About us: We own the Wild Birds Unlimited nature shop in East Lansing, Michigan,
a store that provides a wide variety of supplies to help you enjoy the birdwatching hobby.

This blog was created to answer frequently asked questions & to share nature stories and photographs.
To contribute, email me at bloubird@gmail.com.

Saturday, October 15, 2011

2012 Winter Finch Forecast: Good news for the birds

The good news is that Ontario Field Ornithologist Ron Pittaway has found that the cone crops are excellent and extensive across much of the boreal forest and northeast Canada. That means there will be plenty of food for the winter finches. The bad news is that more birds will stay up north this winter with little chance of irruptive migration to mid-Michigan. A bird irruption is an irregular migration of a large number of birds to areas where they aren’t typically found, usually motivated by the search for food.

Winter finches, perching birds in the family Fringillidae, are noted for their irruptive migrations south in the winter. They are made up of mainly seed-eating songbirds and most are native to the Northern Hemisphere.

10 Winter Finches in Michigan:
  1. Pine Grosbeak- The largest finch (8”-10”) in Michigan that shows up from the subartic and boreal forests across North America in erratic winter invasions.
  2. Purple Finch- A common migrant and winter resident statewide form September to May. Sticks close to forest edges and feeders with lots of tree cover and shrubs.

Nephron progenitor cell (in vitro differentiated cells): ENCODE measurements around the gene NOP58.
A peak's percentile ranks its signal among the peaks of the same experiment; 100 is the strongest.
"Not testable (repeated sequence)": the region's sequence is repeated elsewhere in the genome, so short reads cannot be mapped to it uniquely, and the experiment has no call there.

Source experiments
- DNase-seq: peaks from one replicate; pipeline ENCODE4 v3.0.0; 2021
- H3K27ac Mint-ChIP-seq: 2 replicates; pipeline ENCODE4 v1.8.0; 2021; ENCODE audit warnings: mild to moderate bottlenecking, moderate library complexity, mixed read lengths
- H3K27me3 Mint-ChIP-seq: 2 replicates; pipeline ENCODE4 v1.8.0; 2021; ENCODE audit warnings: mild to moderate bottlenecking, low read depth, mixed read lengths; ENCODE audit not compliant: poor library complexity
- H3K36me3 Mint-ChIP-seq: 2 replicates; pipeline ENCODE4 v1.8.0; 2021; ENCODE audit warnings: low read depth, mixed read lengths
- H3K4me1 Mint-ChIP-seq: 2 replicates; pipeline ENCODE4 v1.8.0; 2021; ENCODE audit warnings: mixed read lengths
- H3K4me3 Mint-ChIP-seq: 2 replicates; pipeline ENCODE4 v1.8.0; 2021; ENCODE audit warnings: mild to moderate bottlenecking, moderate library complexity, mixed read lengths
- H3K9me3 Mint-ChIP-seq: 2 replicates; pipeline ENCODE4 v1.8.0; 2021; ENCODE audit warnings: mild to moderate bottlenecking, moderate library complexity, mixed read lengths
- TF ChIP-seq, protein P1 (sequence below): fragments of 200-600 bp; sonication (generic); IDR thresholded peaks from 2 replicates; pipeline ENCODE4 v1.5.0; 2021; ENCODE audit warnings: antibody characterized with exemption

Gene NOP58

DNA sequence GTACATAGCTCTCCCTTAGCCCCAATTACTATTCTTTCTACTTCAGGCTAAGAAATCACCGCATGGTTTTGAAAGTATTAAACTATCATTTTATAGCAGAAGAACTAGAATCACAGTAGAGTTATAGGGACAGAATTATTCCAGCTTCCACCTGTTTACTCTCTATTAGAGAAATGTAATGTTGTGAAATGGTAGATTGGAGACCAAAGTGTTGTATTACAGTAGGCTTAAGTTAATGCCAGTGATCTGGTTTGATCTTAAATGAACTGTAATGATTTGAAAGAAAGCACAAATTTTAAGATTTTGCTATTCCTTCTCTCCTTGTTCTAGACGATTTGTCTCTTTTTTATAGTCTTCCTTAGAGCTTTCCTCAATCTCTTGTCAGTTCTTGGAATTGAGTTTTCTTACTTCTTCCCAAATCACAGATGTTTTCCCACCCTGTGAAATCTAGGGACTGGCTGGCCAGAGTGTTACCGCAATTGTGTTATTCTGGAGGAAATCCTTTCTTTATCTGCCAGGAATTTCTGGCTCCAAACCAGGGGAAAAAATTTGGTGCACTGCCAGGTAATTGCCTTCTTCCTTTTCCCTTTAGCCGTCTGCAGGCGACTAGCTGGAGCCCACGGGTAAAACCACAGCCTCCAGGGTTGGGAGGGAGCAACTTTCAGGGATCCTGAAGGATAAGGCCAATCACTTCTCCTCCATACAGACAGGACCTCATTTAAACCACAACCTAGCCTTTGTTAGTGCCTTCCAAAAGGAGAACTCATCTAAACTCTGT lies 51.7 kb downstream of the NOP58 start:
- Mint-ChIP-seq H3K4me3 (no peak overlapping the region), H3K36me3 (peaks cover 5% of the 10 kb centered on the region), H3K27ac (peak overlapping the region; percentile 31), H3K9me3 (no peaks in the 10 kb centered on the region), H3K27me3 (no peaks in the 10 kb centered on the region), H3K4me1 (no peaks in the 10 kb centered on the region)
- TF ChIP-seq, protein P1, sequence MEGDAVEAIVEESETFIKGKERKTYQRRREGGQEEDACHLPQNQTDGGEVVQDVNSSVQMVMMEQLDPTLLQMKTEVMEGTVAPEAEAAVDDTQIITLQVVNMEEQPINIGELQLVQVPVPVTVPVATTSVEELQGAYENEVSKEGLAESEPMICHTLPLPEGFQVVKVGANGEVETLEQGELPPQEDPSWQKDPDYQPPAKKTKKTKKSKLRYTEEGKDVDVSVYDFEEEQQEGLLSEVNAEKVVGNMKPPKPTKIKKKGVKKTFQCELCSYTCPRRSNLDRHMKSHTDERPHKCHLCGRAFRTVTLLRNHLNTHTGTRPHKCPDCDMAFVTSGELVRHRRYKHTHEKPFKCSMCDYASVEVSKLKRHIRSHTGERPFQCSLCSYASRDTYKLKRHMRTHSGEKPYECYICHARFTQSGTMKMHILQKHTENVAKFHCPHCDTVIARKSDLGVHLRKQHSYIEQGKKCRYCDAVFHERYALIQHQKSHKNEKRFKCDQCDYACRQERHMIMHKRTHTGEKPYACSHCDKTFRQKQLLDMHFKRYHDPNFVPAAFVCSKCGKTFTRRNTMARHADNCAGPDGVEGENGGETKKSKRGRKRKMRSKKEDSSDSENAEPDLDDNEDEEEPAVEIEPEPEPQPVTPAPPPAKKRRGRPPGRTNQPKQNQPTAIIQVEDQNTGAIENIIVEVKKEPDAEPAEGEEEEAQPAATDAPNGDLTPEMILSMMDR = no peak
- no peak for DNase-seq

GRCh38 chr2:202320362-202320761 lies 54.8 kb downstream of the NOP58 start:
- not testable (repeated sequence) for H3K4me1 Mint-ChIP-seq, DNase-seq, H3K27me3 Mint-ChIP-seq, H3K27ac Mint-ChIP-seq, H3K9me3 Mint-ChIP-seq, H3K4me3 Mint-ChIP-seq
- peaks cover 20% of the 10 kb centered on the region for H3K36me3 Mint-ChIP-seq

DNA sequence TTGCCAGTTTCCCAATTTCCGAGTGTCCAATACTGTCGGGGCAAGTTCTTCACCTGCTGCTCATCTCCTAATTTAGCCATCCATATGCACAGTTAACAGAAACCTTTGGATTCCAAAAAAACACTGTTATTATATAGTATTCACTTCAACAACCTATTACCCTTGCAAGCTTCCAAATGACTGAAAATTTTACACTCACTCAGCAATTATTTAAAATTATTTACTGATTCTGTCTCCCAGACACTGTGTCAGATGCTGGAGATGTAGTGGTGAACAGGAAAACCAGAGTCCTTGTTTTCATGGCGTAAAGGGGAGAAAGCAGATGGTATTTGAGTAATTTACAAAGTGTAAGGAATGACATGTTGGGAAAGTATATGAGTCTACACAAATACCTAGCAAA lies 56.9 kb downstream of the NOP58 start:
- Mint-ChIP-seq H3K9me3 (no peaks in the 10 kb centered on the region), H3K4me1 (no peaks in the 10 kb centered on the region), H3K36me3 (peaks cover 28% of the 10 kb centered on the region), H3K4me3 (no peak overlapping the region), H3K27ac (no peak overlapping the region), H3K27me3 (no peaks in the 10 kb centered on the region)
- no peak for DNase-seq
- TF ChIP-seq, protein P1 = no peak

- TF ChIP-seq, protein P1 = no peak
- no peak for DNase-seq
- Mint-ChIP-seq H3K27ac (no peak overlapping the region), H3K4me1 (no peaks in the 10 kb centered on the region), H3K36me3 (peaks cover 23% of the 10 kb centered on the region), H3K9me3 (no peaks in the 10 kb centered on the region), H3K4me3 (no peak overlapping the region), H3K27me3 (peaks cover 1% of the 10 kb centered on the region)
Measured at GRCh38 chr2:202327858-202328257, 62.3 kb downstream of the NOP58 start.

3. House Finch- Native to western North America, the House Finch can now be seen year-round near human development. Many House Finches migrate south in fall and those that stay in very cold winters might not survive without feeders.
  4. American Goldfinch- Bright cheery bird even in its olive green winter wardrobe. Found year-round at Michigan bird feeders but numbers may increase greatly if northern birds’ food sources decline.
  5. Red Crossbill- They are considered the great gypsies of the bird community. They wander through conifer forests looking for pine cones. Their unusual cross bill is perfect to pry open conifer cones.
  6. White-winged Crossbill- With the bumper crop of seeds up north in 2012, these crossbills are unlikely to visit mid-Michigan this year.
  7. Common Redpolls- A predictably unpredictable winter visitor. Some years the flocks are greater than others.
  8. Hoary Redpolls- They can often be found mixed in with flocks of Common Redpolls and irrupt every few years.
  9. Pine Siskin- Small brown and tan streaked bird with flashes of yellow. Found year-round in Michigan but more common some years than others.
  10. Evening Grosbeak- One of the largest finches at 8” it’s almost twice the size of its close relative, the American Goldfinch. They were given the name Evening because that’s when they were originally only thought to sing and grosbeak is french for large beak.
For Ron Pittaway's complete Winter Finch Forecast 2011-2012 go to: http://www.ofo.ca/reportsandarticles/winterfinches.php

Related Articles:
Goldfinch Migration http://bit.ly/pEuMKo 
House Finches: Those Year-round Red Heads http://bit.ly/opD7kb
Bird of the week: Pine Siskin http://bit.ly/qNqIuK
Birdwatching: Look for the Out-of-Towners http://bit.ly/q6Pkco
Comparing House Finches and Purple Finches http://bit.ly/oOogOf
Where do you place finch feeders? http://bit.ly/p4XHU4

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